The most interesting aspect of China’s inroads does not lie in its economic tsunami. Have you heard of the Confucius Institute? If not, you will soon. Forget the local mosque. The coming attraction is much older than anything extant in the West or Middle East:
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Confucius Institute is a non-profit public institute which aims at promoting Chinese language and culture and supporting local Chinese teaching internationally through affiliated Confucius Institutes. Its headquarters is in Beijing and is under the China National Office for Teaching Chinese as a Foreign Language. After establishing a pilot institute in Tashkent, Uzbekistan, in June 2004, the first Confucius Institute opened on November 21, 2004 in Seoul, Korea and many more have been established in other countries, such as the U.S., Germany and Sweden, where Chinese enjoys an increasing popularity. The first Confucius Institute in South Eastern Europe was opened in August 2006 in Belgrade, Serbia. The Ministry of Education of the People’s Republic of China estimates that, by the year 2010, there will be approximately 100 million people worldwide learning Chinese as a foreign language, and it plans to set up 100 Confucius Institutes worldwide.
In case there is one near you, here’s the U.S. list:
- Chicago Public Schools
- China Institute
- Michigan State University
- Palm Beach County School District, Boca Raton, Florida
- San Francisco State University
- University of Hawaii
- University of Iowa
- University of Kansas
- University of Maryland
- University of Massachusetts
- University of Oklahoma
- University of Texas
There are listings in the same Wikipedia link for Germany, Hungary, Japan, Australia, Mexico, Canada, Thailand, Sweden, New Zealand, and the UK.
Mr. Callick references Daniel Bell, a Canadian philosopher teaching in China:
The earlier rise of authoritarian, Confucianesque “Asian values” promoted by south east Asian leaders bit the dust, rightly so, when the region’s economies hit the wall in 1997.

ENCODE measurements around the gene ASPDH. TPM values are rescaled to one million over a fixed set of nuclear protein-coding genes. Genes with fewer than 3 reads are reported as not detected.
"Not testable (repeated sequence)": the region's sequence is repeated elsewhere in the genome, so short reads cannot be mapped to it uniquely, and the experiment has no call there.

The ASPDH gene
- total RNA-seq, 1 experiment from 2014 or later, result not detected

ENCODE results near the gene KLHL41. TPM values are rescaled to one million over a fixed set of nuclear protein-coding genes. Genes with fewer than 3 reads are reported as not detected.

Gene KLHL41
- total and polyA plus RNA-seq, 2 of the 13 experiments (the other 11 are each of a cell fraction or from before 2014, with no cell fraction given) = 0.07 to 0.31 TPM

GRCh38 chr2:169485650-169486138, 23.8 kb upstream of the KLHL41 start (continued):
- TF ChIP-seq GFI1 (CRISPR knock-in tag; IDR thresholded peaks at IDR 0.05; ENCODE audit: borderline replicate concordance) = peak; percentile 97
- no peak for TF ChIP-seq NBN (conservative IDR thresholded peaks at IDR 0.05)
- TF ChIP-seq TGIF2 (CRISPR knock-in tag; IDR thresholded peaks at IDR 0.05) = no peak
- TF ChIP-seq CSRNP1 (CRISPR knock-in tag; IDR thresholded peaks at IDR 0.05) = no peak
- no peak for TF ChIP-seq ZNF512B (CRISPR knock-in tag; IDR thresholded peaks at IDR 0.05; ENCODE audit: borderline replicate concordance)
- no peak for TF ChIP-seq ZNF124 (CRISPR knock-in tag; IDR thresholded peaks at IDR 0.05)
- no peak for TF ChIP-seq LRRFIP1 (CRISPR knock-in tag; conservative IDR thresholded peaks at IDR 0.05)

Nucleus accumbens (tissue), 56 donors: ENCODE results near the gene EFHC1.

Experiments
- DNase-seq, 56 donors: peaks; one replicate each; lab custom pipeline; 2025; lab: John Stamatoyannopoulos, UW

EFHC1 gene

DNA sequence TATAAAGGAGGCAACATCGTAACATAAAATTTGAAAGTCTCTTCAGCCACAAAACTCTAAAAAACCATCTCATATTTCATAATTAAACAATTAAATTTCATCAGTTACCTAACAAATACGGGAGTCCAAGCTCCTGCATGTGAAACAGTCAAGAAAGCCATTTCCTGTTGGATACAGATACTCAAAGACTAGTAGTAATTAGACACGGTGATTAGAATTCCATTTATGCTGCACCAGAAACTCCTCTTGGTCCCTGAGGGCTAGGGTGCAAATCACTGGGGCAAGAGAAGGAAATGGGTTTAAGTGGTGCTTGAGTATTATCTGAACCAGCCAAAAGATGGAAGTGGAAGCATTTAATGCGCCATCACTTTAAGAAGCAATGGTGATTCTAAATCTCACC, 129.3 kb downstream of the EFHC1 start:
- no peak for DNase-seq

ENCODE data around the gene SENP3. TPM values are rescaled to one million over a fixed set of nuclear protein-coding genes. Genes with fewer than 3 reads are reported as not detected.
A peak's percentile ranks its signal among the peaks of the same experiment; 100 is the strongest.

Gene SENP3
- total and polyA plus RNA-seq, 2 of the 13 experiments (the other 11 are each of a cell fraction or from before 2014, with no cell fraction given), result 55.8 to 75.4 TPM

But the concept is now returning with a vengeance, far more powerfully fuelled this time — by the leaders of China who are investing millions of dollars in a global chain of Confucian Institutes.
The view that this is already China’s cultural, political and strategic hour as well as its economic hour, decades before many observers had expected, is being echoed in new books such as “Beyond Liberal Democracy,” by the young Canadian Philosophy Professor at Beijing’s elite Qinghua University, Daniel Bell.
He champions as an alternative to liberal democracy, re-emergent Confucianism, that he sees embodied in the new Chinese leadership of Asia, encapsulated in Hu Jintao’s relentless slogan about building a “harmonious socialist society.”
However, despite Professor Bell’s encomium, all is not well on the Eastern Front:
Willy Wo-lap Lam, a renowned China analyst, says the Chinese regime’s treatment of the defenders of marginalised people — like blind lawyer Chen Guangcheng, his four year sentence for conspiring to disrupt traffic recently upheld — hardly promotes “community life.”
“Internationally, ‘harmony’ is supposed to mean the opposite of Bush-style unilateralism,” he says. “But it is just rhetoric. Beijing is aggressively trying to subjugate Burma, Laos and other client states, and its behaviour in Sudan is certainly not Confucianist, only creating ‘harmony’ for the murderous dictators there.”
Finally, just to make things interesting, Larry Kudlow has a link to a news article that says China is getting ready to attack North Korea. And it seems that China wants us to know about it, since the attack plan was leaked to those in a position to tattle to Western intelligence sources.
You’d think even the North Koreans were smart enough not to dis the Chinese. But, then again, maybe not.
We need to ask James Higham about this.